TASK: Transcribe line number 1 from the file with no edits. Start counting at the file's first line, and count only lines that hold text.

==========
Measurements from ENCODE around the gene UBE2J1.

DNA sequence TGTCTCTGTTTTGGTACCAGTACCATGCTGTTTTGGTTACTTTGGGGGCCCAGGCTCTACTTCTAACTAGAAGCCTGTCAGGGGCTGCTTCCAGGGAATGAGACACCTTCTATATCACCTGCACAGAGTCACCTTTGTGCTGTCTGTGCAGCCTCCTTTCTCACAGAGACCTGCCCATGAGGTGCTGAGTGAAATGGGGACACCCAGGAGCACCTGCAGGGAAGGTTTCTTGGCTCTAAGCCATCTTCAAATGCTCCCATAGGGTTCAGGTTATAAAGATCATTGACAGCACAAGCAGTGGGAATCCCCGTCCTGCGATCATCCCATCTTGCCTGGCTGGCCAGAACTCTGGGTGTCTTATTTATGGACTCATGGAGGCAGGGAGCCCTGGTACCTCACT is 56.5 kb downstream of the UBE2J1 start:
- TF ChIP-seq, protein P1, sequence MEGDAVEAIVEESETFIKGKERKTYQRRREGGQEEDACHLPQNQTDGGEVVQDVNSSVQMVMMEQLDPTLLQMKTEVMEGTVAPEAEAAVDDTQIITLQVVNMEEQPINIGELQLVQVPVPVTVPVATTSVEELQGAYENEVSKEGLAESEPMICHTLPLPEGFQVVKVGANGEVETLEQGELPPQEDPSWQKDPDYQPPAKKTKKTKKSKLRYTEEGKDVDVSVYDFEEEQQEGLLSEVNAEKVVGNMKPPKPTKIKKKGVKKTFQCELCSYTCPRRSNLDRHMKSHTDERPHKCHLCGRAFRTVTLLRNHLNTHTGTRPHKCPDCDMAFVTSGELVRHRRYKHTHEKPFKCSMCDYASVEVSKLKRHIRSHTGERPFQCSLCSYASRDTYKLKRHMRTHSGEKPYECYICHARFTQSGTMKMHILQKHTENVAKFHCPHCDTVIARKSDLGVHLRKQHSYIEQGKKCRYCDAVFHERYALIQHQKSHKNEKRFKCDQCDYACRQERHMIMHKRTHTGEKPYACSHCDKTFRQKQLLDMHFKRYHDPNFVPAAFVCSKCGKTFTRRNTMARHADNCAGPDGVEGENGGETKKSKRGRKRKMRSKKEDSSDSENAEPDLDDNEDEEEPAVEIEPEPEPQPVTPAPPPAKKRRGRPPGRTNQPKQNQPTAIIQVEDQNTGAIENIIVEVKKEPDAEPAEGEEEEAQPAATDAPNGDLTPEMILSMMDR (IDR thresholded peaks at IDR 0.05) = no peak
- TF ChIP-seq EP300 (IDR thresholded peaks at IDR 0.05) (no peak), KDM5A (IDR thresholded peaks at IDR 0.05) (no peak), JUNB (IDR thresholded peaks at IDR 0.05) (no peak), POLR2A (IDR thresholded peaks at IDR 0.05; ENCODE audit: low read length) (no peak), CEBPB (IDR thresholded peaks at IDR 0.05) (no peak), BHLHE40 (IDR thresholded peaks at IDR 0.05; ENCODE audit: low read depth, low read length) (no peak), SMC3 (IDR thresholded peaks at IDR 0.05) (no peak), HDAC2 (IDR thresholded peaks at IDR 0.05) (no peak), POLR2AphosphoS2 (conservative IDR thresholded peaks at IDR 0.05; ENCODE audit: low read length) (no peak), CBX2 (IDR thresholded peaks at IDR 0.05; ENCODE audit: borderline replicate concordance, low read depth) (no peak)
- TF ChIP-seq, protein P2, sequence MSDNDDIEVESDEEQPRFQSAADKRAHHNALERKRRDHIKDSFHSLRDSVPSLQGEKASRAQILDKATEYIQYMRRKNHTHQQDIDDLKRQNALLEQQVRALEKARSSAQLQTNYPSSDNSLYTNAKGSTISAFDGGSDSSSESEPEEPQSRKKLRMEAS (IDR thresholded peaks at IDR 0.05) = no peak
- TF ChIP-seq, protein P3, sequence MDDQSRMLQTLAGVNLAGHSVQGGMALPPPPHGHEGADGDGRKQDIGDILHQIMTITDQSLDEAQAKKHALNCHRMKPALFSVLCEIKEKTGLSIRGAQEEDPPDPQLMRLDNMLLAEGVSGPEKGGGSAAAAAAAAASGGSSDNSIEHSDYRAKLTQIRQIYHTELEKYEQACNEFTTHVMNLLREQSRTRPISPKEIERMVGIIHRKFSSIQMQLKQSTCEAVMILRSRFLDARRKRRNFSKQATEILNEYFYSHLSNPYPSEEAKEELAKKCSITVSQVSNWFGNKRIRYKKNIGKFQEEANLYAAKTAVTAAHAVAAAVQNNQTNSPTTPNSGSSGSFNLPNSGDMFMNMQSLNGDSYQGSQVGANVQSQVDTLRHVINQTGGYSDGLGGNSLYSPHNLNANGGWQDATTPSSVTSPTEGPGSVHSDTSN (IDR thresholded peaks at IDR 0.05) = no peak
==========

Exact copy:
Measurements from ENCODE around the gene UBE2J1.